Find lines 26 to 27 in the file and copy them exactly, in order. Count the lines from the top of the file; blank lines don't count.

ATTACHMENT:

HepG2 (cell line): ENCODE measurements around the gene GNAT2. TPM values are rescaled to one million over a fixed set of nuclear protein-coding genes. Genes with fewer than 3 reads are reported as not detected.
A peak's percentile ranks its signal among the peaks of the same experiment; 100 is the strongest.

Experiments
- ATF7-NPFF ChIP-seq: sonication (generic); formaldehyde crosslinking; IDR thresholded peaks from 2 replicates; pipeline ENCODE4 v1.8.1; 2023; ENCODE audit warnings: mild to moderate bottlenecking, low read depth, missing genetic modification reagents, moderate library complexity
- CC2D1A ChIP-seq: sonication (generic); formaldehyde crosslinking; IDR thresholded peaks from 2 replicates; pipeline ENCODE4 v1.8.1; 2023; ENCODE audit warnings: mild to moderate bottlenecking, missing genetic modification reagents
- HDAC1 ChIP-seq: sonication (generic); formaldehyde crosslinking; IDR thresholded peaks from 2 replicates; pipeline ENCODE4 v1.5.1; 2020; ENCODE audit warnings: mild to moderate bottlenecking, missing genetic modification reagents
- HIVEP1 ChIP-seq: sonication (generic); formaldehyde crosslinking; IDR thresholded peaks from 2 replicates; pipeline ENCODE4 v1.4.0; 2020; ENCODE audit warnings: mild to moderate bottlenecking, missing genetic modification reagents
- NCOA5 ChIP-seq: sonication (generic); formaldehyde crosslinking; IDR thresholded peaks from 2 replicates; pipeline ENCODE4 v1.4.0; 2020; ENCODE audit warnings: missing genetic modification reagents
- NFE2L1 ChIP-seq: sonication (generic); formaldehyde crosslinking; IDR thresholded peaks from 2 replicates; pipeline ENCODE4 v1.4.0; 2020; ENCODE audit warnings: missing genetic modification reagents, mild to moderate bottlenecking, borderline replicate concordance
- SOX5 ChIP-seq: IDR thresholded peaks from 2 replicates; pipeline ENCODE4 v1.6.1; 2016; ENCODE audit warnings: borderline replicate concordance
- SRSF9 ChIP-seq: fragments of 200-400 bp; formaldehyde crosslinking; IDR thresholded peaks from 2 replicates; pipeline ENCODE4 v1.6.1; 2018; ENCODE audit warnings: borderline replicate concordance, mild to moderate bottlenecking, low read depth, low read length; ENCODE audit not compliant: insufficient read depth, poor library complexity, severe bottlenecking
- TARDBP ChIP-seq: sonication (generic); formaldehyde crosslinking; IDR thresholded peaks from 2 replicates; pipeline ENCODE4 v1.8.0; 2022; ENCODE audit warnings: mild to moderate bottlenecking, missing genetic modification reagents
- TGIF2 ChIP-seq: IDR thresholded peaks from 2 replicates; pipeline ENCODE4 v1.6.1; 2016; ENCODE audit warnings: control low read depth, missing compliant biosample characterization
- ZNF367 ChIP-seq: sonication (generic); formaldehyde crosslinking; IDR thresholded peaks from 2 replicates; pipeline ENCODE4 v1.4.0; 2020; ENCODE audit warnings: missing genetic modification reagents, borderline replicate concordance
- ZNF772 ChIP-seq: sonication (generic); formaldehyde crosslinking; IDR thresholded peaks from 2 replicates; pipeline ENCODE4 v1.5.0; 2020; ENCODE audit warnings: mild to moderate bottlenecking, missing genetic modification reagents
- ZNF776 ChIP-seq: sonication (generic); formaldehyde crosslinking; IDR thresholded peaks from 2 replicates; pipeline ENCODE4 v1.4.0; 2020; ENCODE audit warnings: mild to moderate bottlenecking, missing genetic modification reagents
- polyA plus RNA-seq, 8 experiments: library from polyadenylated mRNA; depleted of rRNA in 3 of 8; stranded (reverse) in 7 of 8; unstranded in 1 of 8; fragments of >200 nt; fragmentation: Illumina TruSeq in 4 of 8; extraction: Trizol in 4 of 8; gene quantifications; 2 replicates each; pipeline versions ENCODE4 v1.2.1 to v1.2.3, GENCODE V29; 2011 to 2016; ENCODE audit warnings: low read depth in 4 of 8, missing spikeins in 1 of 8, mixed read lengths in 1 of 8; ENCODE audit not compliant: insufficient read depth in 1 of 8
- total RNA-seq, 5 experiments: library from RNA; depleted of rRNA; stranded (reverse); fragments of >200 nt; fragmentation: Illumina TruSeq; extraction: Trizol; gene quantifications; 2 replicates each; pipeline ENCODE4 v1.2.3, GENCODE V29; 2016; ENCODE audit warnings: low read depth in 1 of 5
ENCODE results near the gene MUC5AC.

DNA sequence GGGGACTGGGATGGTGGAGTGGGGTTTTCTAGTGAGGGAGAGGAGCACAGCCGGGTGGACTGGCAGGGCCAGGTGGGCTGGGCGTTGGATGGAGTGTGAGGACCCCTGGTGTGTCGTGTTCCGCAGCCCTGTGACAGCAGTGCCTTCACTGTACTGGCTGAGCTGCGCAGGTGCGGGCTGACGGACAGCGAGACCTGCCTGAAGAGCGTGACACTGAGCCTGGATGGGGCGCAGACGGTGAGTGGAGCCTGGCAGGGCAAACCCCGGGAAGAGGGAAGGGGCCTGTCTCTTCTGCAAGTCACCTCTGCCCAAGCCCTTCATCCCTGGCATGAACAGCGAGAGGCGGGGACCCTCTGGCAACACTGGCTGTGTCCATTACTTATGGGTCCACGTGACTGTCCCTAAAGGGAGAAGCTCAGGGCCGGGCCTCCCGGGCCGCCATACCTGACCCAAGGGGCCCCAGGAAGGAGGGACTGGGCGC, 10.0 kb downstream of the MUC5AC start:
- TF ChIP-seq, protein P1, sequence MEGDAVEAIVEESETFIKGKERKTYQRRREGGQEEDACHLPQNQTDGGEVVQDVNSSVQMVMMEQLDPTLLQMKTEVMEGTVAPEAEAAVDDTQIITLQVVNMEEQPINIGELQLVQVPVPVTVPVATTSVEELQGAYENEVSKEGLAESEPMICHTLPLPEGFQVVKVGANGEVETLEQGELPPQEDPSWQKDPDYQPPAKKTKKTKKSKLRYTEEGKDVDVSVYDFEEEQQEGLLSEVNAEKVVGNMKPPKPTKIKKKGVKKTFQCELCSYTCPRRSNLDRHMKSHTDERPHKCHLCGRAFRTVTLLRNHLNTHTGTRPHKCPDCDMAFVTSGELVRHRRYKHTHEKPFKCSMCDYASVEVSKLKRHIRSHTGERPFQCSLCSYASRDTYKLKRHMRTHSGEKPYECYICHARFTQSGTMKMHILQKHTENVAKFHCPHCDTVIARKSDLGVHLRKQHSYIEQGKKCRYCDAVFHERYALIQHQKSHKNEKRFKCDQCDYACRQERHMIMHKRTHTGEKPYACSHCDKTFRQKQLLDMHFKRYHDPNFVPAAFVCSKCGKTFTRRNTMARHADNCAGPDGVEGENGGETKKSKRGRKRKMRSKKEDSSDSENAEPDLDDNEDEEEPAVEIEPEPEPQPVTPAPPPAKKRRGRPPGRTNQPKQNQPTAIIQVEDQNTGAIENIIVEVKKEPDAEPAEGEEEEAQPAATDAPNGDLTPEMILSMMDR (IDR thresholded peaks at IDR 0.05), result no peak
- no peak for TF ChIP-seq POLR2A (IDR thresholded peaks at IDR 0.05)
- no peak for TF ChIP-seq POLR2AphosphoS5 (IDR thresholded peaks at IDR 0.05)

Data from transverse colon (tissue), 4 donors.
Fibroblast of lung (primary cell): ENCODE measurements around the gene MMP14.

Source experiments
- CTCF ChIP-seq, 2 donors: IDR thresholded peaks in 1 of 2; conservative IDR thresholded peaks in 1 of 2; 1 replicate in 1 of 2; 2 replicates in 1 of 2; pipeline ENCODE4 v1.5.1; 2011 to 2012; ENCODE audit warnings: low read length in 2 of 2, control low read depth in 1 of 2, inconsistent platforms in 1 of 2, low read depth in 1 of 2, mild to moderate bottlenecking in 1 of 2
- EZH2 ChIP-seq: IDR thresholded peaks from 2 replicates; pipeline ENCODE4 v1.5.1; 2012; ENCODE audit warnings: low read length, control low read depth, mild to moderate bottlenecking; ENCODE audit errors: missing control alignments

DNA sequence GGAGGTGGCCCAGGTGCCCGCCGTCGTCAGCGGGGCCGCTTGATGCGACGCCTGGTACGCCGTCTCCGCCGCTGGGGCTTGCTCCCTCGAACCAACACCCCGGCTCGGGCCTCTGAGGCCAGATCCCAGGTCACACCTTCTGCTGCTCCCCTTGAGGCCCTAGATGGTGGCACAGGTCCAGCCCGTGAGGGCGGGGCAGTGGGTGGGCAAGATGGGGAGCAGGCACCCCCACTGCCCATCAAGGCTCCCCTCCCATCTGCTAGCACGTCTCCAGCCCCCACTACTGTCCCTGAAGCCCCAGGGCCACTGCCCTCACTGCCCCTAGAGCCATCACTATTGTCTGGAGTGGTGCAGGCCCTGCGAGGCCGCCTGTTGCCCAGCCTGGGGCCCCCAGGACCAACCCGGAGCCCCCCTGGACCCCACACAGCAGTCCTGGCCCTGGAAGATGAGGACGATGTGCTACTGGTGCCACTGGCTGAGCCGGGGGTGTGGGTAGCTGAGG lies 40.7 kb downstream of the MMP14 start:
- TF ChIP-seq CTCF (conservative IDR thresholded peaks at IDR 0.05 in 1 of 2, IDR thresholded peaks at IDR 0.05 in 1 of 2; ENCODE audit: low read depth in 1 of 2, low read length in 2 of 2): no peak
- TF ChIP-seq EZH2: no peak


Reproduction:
Source experiments
- CTCF ChIP-seq, 2 donors: IDR thresholded peaks in 1 of 2; conservative IDR thresholded peaks in 1 of 2; 1 replicate in 1 of 2; 2 replicates in 1 of 2; pipeline ENCODE4 v1.5.1; 2011 to 2012; ENCODE audit warnings: low read length in 2 of 2, control low read depth in 1 of 2, inconsistent platforms in 1 of 2, low read depth in 1 of 2, mild to moderate bottlenecking in 1 of 2